Notorious Gangsters of the 1900s
UNITED STATES - CIRCA 1931: Al Capone, in court during his trial, Chicago, 1931. Sentenced to 10 years in federal prison and one year in county jail. (Photo by Chicago Sun-Times/Chicago Daily News collection/Chicago History Museum/Getty Images)
Gangsters, especially those in the mafia, did not see themselves as breaking the law. In their eyes, they were just protecting their family and their business. Al Capone, for example, considered himself a businessman just like any other businessman.
Born in 1899 in Brooklyn, New York, Capone was part of a large poor Italian family and one of nine children. Dropping out of school in the sixth grade, he began roaming the streets with street gangs and later took a job as a bouncer on Coney Island. He later relocated to Chicago, which was notably worse of a crime area, especially in the Levee District. During the war (World War I), the government banned drinking and started revoking licenses. By 1920, the government passed the “Prohibition” law which made drinking illegal. With the war ending, things began to shift. There were those who wanted to “enjoy” life again with partying and drinking. Capone and his cohort, Johnny Torrio, were happy to oblige them. With legitimate business owners out of the competition, they were able to corner the market. Expanding their bootlegging “business” to include other cities, they eventually had a connected underground network.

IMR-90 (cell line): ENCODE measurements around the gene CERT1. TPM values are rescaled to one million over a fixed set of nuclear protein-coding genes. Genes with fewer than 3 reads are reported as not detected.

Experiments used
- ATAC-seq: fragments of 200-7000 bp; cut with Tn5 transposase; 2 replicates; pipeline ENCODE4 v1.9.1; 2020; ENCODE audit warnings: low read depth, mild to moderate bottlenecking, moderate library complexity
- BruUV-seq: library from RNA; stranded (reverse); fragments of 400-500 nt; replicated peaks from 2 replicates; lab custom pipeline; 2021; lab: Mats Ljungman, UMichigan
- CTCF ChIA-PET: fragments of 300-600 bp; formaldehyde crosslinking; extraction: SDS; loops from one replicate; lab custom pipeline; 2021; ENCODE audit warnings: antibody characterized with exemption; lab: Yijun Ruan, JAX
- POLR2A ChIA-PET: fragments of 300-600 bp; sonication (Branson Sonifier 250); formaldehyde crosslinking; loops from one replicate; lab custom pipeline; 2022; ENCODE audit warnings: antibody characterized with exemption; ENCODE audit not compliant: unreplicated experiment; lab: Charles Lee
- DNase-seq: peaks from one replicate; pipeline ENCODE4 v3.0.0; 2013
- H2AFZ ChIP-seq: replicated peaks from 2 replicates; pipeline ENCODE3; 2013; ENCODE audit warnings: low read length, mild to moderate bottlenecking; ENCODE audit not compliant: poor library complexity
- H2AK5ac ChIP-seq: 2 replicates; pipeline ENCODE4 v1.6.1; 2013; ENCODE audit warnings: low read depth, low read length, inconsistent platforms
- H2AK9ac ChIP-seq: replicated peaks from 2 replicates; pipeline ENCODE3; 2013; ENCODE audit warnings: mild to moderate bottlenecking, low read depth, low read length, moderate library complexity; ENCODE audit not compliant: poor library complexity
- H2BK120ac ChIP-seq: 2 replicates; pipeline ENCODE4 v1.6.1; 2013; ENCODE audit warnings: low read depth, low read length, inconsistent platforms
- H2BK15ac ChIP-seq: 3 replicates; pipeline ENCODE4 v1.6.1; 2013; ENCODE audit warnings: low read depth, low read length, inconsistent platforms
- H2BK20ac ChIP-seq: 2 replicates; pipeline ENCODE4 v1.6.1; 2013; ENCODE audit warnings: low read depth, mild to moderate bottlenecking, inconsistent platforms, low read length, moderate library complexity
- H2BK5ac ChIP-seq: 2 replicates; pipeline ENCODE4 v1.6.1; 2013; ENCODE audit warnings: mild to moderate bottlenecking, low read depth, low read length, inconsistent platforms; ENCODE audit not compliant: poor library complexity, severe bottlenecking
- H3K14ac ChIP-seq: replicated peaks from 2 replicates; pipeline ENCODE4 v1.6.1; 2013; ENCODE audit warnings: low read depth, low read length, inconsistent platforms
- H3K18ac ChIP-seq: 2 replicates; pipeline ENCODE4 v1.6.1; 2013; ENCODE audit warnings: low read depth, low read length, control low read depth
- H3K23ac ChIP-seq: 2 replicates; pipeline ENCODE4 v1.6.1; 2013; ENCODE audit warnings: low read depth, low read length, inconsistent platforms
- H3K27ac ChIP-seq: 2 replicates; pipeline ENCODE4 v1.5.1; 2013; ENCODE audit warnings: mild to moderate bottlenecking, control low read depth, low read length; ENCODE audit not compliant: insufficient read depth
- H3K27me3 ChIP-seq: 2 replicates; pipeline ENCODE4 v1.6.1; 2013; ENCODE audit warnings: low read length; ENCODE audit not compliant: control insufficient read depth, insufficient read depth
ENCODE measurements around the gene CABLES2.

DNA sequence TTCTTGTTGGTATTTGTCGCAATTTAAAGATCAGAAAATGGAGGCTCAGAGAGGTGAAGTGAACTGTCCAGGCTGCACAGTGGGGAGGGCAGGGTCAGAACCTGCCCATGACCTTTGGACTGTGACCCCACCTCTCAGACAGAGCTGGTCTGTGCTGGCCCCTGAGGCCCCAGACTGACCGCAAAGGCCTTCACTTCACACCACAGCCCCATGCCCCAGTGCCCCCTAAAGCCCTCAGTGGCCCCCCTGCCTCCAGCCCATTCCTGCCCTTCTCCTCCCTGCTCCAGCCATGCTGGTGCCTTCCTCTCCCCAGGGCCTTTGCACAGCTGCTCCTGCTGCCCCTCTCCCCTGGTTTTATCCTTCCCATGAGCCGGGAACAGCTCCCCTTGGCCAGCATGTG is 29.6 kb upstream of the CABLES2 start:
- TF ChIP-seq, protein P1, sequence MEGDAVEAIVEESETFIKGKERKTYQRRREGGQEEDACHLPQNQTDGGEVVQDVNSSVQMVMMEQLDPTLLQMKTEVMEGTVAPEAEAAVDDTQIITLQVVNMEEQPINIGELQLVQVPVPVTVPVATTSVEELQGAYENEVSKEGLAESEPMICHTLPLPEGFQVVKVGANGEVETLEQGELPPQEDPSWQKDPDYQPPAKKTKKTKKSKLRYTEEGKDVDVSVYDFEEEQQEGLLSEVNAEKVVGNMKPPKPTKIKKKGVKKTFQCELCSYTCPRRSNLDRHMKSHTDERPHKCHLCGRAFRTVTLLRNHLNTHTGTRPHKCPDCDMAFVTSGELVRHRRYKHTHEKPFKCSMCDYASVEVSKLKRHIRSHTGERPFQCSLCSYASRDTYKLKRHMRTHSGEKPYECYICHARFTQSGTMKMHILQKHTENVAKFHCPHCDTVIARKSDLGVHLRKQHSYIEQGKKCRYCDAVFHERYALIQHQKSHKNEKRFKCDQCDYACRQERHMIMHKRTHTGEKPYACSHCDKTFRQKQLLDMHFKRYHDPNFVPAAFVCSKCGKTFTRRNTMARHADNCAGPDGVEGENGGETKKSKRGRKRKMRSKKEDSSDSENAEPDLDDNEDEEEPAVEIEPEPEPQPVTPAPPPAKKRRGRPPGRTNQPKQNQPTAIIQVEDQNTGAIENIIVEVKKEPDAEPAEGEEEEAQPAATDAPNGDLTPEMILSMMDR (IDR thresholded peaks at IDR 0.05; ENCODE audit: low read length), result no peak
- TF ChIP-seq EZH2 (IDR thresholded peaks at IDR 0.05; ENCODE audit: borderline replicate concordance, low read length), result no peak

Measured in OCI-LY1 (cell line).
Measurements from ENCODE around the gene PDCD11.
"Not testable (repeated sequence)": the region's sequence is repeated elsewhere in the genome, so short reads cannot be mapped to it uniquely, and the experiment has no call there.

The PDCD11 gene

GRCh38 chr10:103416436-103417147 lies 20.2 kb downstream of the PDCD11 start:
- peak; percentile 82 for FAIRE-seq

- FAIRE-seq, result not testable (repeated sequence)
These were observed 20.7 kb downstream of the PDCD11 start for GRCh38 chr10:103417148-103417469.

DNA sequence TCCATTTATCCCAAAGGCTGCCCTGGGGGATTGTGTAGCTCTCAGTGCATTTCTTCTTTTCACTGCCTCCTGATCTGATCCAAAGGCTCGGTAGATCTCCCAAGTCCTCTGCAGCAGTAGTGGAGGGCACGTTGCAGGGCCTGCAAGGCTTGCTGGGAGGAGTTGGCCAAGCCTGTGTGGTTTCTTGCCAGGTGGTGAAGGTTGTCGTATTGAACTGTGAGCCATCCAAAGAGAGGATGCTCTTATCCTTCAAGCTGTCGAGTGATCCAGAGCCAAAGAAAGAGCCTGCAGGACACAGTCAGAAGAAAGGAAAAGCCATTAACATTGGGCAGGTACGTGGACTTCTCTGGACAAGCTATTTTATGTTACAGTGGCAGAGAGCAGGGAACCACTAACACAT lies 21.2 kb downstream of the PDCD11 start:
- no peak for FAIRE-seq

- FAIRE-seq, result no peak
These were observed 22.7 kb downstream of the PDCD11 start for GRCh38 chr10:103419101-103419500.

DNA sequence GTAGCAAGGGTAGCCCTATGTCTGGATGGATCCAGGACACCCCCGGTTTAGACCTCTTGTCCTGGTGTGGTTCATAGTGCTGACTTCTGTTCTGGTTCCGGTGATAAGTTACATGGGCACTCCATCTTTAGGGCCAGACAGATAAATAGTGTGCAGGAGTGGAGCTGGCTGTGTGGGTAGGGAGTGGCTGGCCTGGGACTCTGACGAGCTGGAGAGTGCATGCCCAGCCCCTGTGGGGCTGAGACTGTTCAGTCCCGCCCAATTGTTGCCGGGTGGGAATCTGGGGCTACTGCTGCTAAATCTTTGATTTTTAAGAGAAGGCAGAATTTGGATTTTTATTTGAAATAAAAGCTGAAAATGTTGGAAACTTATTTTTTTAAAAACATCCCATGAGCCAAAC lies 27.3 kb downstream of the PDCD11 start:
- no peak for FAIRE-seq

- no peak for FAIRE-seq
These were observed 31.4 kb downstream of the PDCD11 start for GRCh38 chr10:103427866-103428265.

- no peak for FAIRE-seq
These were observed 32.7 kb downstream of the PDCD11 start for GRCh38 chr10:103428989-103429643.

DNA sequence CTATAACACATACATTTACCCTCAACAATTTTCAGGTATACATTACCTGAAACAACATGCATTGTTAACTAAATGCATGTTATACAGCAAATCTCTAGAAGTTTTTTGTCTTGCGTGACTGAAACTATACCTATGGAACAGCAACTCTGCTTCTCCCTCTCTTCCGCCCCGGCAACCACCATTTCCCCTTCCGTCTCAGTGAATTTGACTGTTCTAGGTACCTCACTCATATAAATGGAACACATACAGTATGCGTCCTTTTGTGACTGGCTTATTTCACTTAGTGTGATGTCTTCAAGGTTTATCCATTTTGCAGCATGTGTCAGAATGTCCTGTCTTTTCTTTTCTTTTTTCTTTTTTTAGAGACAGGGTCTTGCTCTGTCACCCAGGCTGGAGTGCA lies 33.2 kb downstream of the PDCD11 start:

Seeing himself as a big fancy businessman, Capone was totally shocked when he was arrested for tax evasion and received a sentence of 11 years. Other members of his gang had received only two to three years for the same thing. The jury had been handpicked by the judge who wanted to make an example of him, so they “threw the book at him.”
Lucky Luciano was born in Sicily, Italy in 1897 and was quite instrumental in helping to bring about the national crime Syndicate almost single-handedly. Moving to Manhattan with his family at the age of 10, he was quickly recruited into gang life. Like Capone, he got started around 1920, when he was recruited as a gunman, working for first Masseria and then Arnold Rothstein. With bootlegging profits, he was making millions by the mid-1920s.
When Rothstein was murdered in 1928, Luciano returned to work for Masseria; but when a gang war broke out between Masseria and Maranzano, he was not loyal to Masseria. In fact, he set up his assassination in 1931. With no loyalty in the mafia, Luciano also betrayed Maranzano and assisted in having him “knocked off.” The committee of the Five Families established by Maranzano then fell into Luciano’s waiting hands which was later renamed to "The Genovese Family." A few years later, his leadership came to an end in 1936, when he was arrested, convicted, and sentenced to 30 to 50 years. Luciano turned over his leadership to Frank Costello. Sometime later, striking a deal with the government, he was eventually deported back to Italy where he later died in 1962 of a heart attack.